France has many beautiful regions known for a vast array of wines. Each of these French wine regions has their own signature type of wine. The wine that each regions produces is the product of many factors, such as the temperament of the soil, the climate, and the cépage, or variety of grapes used. Understanding these factors can lead to a deeper appreciation of the wine and a better ability to select a French wine based on information on the bottle.
Alsace lies along the Northeast border of France, right next door to Germany. This German influence means that wines produced in Alsace are dry Rieslings. Also popular in the region are Pinot Blanc, Pinot Gris, Gewurztraminer, and the local Crémant d’Alsace.
Alsace lies near the Rhine, which gives the French soil a sandy quality. This sandiness and gentle autumn light makes it ideal for varieties like Pinot Gris. The soil also encourages the highly aromatic fruit notes and pale color that Alsace wines usually feature.
Located in the Northwest corner of Burgundy, Chablis is known best for its unoaked varieties of Chardonnay. This exclusion of oak aging gives Chablis Chardonnays a more mineral quality, rather than the usual butteriness that comes from the oak barrel.
Instead, Chablis tends to have white flower, pear, and citrusy topnotes with a lingering and acidic finish. Thanks to the semi-continental climate and clay soil of the region, Chablis wines are delicious but difficult to grow.
Perhaps one of the most well known wine regions of France, Champagne can attribute its festive associations in part to French artists like Toulouse-Lautrec and Alfons Mucha.
Their advertisements, commissioned by Champagne houses, catapulted Champagne wines into stardom as the drink of celebration during the late 19th and early 20th centuries. Known for their signature fizz, Champagnes come in a variety of sweetness ranging from the dryest Brut Nature to the very sweet Doux which are considered dessert wines.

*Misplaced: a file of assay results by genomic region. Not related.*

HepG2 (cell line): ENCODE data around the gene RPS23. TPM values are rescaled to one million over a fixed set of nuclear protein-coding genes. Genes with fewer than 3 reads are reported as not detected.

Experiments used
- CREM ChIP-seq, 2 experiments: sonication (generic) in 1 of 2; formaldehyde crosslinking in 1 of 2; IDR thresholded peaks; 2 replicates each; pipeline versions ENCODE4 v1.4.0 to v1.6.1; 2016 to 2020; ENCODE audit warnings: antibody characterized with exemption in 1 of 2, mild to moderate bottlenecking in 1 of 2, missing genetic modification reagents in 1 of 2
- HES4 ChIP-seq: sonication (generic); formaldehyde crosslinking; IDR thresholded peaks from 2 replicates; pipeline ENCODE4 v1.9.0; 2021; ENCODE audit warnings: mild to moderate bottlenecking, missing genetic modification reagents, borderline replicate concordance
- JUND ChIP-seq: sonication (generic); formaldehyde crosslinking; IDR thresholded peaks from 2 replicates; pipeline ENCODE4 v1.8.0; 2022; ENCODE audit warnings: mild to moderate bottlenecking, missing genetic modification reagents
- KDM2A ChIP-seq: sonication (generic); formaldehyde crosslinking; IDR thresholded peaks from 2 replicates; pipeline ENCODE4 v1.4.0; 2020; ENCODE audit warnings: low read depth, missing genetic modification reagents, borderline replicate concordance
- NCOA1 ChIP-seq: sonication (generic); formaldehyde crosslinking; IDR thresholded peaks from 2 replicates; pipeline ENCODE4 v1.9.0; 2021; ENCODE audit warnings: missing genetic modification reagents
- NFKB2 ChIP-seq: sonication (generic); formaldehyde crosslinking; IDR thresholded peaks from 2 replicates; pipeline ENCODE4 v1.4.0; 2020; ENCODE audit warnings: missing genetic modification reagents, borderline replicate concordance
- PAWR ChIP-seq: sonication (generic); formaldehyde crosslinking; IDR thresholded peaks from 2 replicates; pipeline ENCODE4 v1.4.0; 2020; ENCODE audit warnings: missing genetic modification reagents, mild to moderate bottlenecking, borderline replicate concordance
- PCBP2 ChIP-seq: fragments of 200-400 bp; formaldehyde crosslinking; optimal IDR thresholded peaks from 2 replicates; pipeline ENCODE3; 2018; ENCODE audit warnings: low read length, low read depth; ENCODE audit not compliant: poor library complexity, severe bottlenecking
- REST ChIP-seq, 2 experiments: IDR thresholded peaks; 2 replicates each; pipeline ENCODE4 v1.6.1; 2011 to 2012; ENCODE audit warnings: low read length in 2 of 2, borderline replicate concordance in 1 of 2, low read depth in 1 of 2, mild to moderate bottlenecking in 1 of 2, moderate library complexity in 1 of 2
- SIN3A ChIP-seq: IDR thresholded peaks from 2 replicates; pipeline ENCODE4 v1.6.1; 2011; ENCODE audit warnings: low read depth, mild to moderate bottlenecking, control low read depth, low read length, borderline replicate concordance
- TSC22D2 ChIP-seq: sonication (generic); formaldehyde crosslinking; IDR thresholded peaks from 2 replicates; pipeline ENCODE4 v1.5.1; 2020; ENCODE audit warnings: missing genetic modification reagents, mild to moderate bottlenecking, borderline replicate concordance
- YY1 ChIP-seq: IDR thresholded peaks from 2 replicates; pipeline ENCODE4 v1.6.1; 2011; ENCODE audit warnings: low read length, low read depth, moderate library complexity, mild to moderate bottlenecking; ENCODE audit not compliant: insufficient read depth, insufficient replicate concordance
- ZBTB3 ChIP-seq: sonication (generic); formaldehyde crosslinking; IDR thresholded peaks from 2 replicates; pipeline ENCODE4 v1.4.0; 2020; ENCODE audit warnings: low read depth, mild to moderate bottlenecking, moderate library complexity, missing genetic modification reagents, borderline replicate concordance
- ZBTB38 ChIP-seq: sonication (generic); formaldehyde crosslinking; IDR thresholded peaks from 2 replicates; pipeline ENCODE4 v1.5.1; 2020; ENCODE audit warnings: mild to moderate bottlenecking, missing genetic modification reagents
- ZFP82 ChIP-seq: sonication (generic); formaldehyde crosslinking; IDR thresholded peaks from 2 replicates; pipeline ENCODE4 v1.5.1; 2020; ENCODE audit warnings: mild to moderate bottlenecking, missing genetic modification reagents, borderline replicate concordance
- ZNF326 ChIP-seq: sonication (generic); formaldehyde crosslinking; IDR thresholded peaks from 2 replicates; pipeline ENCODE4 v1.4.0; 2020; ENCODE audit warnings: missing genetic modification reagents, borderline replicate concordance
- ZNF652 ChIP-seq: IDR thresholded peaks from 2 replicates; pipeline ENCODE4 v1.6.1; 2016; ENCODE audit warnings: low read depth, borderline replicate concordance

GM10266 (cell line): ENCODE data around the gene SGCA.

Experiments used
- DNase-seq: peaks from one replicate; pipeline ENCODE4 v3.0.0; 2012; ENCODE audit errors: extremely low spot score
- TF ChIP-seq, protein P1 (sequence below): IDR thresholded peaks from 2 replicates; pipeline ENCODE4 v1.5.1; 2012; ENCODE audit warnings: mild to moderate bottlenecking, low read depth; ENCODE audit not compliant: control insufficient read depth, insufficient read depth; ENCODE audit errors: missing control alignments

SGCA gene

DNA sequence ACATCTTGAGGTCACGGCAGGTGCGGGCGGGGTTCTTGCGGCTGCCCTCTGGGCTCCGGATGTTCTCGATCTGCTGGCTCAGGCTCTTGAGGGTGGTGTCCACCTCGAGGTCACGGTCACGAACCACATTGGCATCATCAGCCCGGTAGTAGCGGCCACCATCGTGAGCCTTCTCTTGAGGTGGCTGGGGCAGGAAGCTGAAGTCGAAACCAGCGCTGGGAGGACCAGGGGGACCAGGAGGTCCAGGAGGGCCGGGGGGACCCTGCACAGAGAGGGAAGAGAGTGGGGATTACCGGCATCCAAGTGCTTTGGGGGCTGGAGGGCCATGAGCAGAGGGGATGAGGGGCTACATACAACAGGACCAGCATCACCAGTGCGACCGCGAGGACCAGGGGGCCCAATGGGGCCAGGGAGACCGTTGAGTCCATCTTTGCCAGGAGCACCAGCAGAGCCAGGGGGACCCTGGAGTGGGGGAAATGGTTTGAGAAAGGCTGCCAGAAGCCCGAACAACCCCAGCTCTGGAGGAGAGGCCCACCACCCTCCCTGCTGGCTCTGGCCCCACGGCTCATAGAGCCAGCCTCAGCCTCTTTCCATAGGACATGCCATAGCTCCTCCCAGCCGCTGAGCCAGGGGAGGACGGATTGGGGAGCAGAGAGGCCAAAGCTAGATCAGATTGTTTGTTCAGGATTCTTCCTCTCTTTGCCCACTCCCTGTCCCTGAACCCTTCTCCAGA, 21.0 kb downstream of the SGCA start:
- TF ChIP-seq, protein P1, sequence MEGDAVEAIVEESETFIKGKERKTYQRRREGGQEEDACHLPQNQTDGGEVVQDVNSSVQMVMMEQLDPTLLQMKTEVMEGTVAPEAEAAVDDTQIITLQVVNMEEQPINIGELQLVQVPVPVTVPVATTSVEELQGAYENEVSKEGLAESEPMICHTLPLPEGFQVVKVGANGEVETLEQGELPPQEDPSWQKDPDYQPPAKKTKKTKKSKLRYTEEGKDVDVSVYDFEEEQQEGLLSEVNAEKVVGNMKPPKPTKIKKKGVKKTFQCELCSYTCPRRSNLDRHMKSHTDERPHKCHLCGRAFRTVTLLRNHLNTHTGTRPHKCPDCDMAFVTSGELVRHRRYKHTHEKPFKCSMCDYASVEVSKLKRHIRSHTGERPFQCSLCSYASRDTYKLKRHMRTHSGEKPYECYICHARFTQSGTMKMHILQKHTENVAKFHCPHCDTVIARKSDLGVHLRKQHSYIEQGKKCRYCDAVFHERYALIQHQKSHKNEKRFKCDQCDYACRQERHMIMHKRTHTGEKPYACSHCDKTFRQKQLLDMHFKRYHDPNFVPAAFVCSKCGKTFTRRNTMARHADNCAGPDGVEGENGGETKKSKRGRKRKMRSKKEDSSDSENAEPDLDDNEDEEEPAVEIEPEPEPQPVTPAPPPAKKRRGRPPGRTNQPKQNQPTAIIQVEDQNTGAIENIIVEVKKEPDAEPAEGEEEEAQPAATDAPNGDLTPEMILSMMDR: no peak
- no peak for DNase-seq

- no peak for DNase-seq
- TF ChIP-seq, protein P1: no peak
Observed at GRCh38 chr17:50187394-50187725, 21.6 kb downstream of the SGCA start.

Spanning the entire length of the Loire River valley, this region may be the longest of the regions. This wide distance means that Loire wines come from a variety of climates and soil qualities, giving the region quite the array of tastes and styles.
If variety is the spice of life, Loire is the spiciest of France's growing regions with exciting options in both reds and whites alike.
In comparison to Loire, Bordeaux is incredibly homogenous when it comes to wine. That's not say though that Bordeaux wines are boring.
The cépage of most Bordeaux wines consists of Merlot and Cabernet Sauvignon grapes. Because of this, Bordeaux is best known for sophisticated red wines, which tend to be medium bodied with fruity flavors ranging from tart to sweet.
Savoie and Jura wines come from a growing region that is very alpine and high in altitude. The climate makes for juicy but tart red wines and lean white wines that make mouths water. Savoie is home to over 23 varieties of grapes.
Originally owned by Italy, the region wasn't annexed by Italy until the 1860's. This gives the wines a uniquely Italian twist that plays nicely against the features that come from the climate of the Alps.
The Beaujolais region heavily produces Gamay based wines.
These feature unique flavor combinations that are both earthy and fruity, with notes of blackberry, pomegranate, banana and even potting soil.
Rhone can be divided into two smaller regions, with the northern region producing savory Syrahs and the south focusing on blends of Grenache, Syrah, and Mourvèdre.
The gravelly soil and cool climate of this region makes for great reds, which is why so few white wines come from the area.
With over 43,000 hectares of vines, Provence is the largest of the wine growing regions France has to offer.
Its short distance from the Mediterranean and rolling hills (which is great for grapes, which need sufficient drainage) give the area excellent yields and lovely vintages. A whopping 88% of Provence wines are rosés.
Blended reds featuring flavors like herbal oregano, plum, licorice, and red raspberry are what this region does best.
Languedoc-Roussillon is also known for its sparkling dry Limoux which is thought to be the original inspiration for Champagnes. Situated along the coast, this Mediterranean climate makes abundant reds.
As the name suggests, the region sits in the southwest portion of France. The region is broken into four sub regions, which each has its own unique soil qualities, climates, and signature wines.
A good tip to remember about the Sud-Ouest region though, is that one can find wines similar to Bordeaux, but at a lower price since the region has not yet peaked in fame. Sud-Ouest is also the original home of Malbec wines, which hail from the Lot River area.